|The first excerpt represents the past or something you must release, and is drawn from An Ideal Husband by Oscar Wilde:
There is no good mixing up sentimentality in it. I offered to sell
Robert Chiltern a certain thing. If he won't pay me my price, he
will have to pay the world a greater price. There is no more to be
said. I must go. Good-bye. Won't you shake hands?
LORD GORING. With you? No. Your transaction with Robert Chiltern
may pass as a loathsome commercial transaction of a loathsome
commercial age; but you seem to have forgotten that you came here to-
night to talk of love, you whose lips desecrated the word love, you
to whom the thing is a book closely sealed, went this afternoon to
the house of one of the most noble and gentle women in the world to
degrade her husband in her eyes, to try and kill her love for him, to
|The second excerpt represents the present or the deciding factor of the moment, and is drawn from Rise and Fall of Cesar Birotteau by Honore de Balzac:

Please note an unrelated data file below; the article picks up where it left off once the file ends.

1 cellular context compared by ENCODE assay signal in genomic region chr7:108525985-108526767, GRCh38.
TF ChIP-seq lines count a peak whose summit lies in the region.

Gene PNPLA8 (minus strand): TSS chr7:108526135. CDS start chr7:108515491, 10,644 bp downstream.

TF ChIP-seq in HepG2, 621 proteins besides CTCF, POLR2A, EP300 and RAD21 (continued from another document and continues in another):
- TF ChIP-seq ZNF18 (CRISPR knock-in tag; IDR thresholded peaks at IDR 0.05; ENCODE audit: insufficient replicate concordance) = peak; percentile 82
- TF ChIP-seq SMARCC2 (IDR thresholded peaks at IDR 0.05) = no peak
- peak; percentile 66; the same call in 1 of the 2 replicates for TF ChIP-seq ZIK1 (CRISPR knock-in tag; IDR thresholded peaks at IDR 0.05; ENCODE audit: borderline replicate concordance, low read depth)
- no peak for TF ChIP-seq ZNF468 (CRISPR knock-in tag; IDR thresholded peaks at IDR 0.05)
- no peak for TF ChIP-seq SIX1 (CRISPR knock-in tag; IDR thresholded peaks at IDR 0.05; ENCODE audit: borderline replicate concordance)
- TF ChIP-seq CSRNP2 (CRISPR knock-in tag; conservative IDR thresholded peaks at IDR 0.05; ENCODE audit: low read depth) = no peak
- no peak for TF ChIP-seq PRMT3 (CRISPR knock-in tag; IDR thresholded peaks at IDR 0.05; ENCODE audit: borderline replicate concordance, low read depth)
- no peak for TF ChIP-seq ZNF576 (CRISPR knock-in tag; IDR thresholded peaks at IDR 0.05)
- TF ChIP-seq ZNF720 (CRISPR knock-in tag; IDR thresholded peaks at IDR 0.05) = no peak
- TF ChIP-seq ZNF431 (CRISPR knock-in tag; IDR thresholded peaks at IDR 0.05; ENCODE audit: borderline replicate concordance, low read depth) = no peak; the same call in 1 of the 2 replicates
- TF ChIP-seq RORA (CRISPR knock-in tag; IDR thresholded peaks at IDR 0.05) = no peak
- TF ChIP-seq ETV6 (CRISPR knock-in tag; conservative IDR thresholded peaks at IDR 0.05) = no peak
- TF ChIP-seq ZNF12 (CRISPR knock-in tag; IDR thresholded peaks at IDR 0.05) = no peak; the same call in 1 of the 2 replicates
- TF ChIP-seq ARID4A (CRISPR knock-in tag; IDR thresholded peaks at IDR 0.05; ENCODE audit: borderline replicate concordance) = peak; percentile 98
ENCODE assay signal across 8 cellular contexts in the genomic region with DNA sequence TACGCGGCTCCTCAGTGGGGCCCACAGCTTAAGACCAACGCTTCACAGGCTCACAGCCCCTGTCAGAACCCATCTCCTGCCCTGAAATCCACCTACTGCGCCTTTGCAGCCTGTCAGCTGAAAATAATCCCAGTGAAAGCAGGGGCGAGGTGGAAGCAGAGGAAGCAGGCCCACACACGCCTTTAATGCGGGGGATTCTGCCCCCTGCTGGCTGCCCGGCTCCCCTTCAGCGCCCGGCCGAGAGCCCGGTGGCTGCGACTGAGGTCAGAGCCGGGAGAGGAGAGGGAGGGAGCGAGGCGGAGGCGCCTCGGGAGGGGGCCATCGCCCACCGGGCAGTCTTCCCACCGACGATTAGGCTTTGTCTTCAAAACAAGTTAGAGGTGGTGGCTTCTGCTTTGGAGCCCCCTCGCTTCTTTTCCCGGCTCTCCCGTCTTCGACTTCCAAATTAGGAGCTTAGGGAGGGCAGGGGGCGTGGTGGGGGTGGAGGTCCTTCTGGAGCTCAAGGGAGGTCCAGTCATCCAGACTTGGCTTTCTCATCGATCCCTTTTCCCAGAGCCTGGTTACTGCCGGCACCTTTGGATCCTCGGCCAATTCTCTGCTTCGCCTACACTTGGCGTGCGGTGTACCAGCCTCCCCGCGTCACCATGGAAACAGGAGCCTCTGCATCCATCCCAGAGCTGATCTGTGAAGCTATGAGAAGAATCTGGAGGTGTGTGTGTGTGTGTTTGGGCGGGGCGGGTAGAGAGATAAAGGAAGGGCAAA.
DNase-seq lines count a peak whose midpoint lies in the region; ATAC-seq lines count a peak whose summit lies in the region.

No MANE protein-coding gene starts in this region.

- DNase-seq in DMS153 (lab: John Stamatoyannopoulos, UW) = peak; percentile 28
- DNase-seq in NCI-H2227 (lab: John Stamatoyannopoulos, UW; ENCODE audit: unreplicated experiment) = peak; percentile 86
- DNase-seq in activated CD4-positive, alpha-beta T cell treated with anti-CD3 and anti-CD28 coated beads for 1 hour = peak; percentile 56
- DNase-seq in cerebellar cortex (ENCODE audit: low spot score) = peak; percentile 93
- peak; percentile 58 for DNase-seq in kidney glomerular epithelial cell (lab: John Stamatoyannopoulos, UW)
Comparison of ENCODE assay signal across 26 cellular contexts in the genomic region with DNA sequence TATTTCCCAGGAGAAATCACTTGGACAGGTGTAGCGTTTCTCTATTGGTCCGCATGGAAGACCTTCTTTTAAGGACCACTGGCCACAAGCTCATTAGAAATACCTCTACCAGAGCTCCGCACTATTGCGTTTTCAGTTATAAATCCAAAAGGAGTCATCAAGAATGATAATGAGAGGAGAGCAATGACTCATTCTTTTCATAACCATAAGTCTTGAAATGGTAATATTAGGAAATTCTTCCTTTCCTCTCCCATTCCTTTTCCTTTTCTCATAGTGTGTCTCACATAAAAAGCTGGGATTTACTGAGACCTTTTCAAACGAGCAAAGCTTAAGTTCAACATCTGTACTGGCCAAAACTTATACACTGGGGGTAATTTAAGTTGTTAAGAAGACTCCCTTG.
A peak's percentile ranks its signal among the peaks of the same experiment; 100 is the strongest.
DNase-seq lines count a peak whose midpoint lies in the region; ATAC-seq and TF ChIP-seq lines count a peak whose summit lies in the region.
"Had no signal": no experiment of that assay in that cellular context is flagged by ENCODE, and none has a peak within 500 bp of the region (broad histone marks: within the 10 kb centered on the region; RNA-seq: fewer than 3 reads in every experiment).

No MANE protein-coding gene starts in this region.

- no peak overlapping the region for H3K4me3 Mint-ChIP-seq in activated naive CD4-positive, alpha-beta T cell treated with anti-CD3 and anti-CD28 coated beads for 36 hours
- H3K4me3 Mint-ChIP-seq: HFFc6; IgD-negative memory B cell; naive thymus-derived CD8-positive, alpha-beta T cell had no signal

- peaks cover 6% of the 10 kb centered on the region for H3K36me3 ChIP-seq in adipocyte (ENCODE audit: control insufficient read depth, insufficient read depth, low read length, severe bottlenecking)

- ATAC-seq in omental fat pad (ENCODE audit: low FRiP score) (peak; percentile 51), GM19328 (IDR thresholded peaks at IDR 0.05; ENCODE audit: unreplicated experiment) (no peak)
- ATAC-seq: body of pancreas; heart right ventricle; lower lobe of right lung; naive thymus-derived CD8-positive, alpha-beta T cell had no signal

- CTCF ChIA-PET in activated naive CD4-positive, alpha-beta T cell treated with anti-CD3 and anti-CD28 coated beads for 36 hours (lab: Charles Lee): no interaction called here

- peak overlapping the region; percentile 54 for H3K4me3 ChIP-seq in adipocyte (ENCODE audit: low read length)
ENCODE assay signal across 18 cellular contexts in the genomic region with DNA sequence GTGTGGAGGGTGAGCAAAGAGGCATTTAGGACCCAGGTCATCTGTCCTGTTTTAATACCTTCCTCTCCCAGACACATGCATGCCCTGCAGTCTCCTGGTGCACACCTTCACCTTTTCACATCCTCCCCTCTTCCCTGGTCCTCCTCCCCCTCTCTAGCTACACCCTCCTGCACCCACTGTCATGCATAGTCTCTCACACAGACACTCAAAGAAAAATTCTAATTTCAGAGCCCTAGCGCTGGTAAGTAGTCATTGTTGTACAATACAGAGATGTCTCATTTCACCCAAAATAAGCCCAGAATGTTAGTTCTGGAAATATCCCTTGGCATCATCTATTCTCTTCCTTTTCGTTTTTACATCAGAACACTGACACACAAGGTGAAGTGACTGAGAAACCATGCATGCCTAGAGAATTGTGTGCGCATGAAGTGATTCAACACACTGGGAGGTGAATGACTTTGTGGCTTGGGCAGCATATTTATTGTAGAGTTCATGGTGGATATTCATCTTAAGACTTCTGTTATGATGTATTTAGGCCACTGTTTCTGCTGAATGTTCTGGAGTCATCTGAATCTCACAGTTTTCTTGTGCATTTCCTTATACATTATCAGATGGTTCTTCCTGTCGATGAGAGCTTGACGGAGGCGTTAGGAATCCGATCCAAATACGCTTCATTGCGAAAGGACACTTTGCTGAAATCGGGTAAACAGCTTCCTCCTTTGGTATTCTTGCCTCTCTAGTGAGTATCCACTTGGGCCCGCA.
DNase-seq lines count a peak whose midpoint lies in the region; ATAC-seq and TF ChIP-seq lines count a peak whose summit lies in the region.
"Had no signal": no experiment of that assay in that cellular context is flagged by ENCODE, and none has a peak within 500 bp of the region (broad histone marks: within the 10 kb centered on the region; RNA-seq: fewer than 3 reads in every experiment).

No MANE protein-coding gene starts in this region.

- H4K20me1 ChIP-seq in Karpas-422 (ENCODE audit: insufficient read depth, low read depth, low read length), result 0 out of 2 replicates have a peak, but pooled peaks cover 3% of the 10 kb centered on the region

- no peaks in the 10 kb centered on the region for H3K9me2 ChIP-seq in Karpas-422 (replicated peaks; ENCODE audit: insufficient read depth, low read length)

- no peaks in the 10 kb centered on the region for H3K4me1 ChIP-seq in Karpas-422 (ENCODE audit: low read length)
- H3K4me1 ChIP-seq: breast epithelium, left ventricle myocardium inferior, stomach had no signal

interests. He listened patiently to the plans, the repetitions, and
the ideas of this worthy specimen of the bourgeois class, the constant
butt of the witty shafts and ridicule of artists, and the object of
their everlasting contempt, nodding his head as if to show the
perfumer that he caught his ideas. When Cesar had thoroughly explained
everything, the young man proceeded to sum up for him his own plan.
"You have now three front windows on the first floor, besides the
window on the staircase which lights the landing; to these four
windows you mean to add two on the same level in the next house, by
turning the staircase, so as to open a way from one house to the other
on the street side."
Rise and Fall of Cesar Birotteau
|The third excerpt represents the future or something you must embrace, and is drawn from King Henry VI by William Shakespeare:
See if thou canst outface me with thy looks.
Set limb to limb and thou art far the lesser;
Thy hand is but a finger to my fist,
Thy leg a stick compared with this truncheon;
My foot shall fight with all the strength thou hast;
And if mine arm be heaved in the air,
Thy grave is digg'd already in the earth.
As for words, whose greatness answers words,
Let this my sword report what speech forbears.
By my valour, the most complete champion that